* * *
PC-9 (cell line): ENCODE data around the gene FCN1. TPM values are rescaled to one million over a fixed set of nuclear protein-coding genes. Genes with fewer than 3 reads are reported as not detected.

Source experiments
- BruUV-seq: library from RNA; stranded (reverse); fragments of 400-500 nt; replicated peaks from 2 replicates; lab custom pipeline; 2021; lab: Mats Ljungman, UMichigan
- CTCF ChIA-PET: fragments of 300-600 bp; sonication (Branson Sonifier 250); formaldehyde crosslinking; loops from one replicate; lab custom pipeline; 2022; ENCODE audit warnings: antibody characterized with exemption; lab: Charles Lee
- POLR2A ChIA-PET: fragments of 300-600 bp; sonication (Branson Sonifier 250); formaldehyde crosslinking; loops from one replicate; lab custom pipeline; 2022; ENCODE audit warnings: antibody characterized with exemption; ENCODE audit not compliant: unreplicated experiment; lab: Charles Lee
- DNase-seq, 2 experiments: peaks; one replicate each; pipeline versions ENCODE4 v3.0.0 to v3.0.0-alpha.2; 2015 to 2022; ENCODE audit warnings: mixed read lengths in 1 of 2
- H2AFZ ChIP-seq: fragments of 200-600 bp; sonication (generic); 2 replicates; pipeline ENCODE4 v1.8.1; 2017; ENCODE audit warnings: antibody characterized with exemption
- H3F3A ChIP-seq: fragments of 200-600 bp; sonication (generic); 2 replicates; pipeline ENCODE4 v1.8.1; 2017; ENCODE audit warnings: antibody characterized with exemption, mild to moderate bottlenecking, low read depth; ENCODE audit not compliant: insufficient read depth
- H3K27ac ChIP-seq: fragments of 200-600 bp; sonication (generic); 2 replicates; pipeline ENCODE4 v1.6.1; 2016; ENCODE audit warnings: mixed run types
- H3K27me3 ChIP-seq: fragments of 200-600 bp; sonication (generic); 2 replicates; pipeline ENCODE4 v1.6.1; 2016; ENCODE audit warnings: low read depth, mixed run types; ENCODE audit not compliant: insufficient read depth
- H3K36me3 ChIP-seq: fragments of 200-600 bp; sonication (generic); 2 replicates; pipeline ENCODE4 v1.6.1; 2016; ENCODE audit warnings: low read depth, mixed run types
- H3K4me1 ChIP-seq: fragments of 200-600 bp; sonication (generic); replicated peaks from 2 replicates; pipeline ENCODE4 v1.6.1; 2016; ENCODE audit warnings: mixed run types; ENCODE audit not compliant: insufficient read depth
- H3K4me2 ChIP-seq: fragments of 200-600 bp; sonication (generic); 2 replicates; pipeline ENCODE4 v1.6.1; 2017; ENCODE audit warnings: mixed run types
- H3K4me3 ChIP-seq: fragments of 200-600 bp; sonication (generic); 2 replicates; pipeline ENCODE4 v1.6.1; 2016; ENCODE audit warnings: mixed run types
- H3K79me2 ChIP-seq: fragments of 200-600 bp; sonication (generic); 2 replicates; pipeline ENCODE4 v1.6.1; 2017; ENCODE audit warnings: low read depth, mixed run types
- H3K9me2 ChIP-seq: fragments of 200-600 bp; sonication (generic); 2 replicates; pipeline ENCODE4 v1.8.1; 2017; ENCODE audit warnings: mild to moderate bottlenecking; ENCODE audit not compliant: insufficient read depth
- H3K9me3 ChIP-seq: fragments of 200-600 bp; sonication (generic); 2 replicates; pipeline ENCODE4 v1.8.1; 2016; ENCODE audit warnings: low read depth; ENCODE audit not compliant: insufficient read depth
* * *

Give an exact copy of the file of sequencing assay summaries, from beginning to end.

PC-9 (cell line): ENCODE data around the gene FCN1. TPM values are rescaled to one million over a fixed set of nuclear protein-coding genes. Genes with fewer than 3 reads are reported as not detected.

Source experiments
- BruUV-seq: library from RNA; stranded (reverse); fragments of 400-500 nt; replicated peaks from 2 replicates; lab custom pipeline; 2021; lab: Mats Ljungman, UMichigan
- CTCF ChIA-PET: fragments of 300-600 bp; sonication (Branson Sonifier 250); formaldehyde crosslinking; loops from one replicate; lab custom pipeline; 2022; ENCODE audit warnings: antibody characterized with exemption; lab: Charles Lee
- POLR2A ChIA-PET: fragments of 300-600 bp; sonication (Branson Sonifier 250); formaldehyde crosslinking; loops from one replicate; lab custom pipeline; 2022; ENCODE audit warnings: antibody characterized with exemption; ENCODE audit not compliant: unreplicated experiment; lab: Charles Lee
- DNase-seq, 2 experiments: peaks; one replicate each; pipeline versions ENCODE4 v3.0.0 to v3.0.0-alpha.2; 2015 to 2022; ENCODE audit warnings: mixed read lengths in 1 of 2
- H2AFZ ChIP-seq: fragments of 200-600 bp; sonication (generic); 2 replicates; pipeline ENCODE4 v1.8.1; 2017; ENCODE audit warnings: antibody characterized with exemption
- H3F3A ChIP-seq: fragments of 200-600 bp; sonication (generic); 2 replicates; pipeline ENCODE4 v1.8.1; 2017; ENCODE audit warnings: antibody characterized with exemption, mild to moderate bottlenecking, low read depth; ENCODE audit not compliant: insufficient read depth
- H3K27ac ChIP-seq: fragments of 200-600 bp; sonication (generic); 2 replicates; pipeline ENCODE4 v1.6.1; 2016; ENCODE audit warnings: mixed run types
- H3K27me3 ChIP-seq: fragments of 200-600 bp; sonication (generic); 2 replicates; pipeline ENCODE4 v1.6.1; 2016; ENCODE audit warnings: low read depth, mixed run types; ENCODE audit not compliant: insufficient read depth
- H3K36me3 ChIP-seq: fragments of 200-600 bp; sonication (generic); 2 replicates; pipeline ENCODE4 v1.6.1; 2016; ENCODE audit warnings: low read depth, mixed run types
- H3K4me1 ChIP-seq: fragments of 200-600 bp; sonication (generic); replicated peaks from 2 replicates; pipeline ENCODE4 v1.6.1; 2016; ENCODE audit warnings: mixed run types; ENCODE audit not compliant: insufficient read depth
- H3K4me2 ChIP-seq: fragments of 200-600 bp; sonication (generic); 2 replicates; pipeline ENCODE4 v1.6.1; 2017; ENCODE audit warnings: mixed run types
- H3K4me3 ChIP-seq: fragments of 200-600 bp; sonication (generic); 2 replicates; pipeline ENCODE4 v1.6.1; 2016; ENCODE audit warnings: mixed run types
- H3K79me2 ChIP-seq: fragments of 200-600 bp; sonication (generic); 2 replicates; pipeline ENCODE4 v1.6.1; 2017; ENCODE audit warnings: low read depth, mixed run types
- H3K9me2 ChIP-seq: fragments of 200-600 bp; sonication (generic); 2 replicates; pipeline ENCODE4 v1.8.1; 2017; ENCODE audit warnings: mild to moderate bottlenecking; ENCODE audit not compliant: insufficient read depth
- H3K9me3 ChIP-seq: fragments of 200-600 bp; sonication (generic); 2 replicates; pipeline ENCODE4 v1.8.1; 2016; ENCODE audit warnings: low read depth; ENCODE audit not compliant: insufficient read depth